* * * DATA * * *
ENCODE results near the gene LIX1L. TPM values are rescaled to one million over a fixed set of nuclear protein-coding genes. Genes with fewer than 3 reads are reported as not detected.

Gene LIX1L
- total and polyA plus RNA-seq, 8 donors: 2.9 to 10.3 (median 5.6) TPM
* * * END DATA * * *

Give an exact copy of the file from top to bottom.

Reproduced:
ENCODE results near the gene LIX1L. TPM values are rescaled to one million over a fixed set of nuclear protein-coding genes. Genes with fewer than 3 reads are reported as not detected.

Gene LIX1L
- total and polyA plus RNA-seq, 8 donors: 2.9 to 10.3 (median 5.6) TPM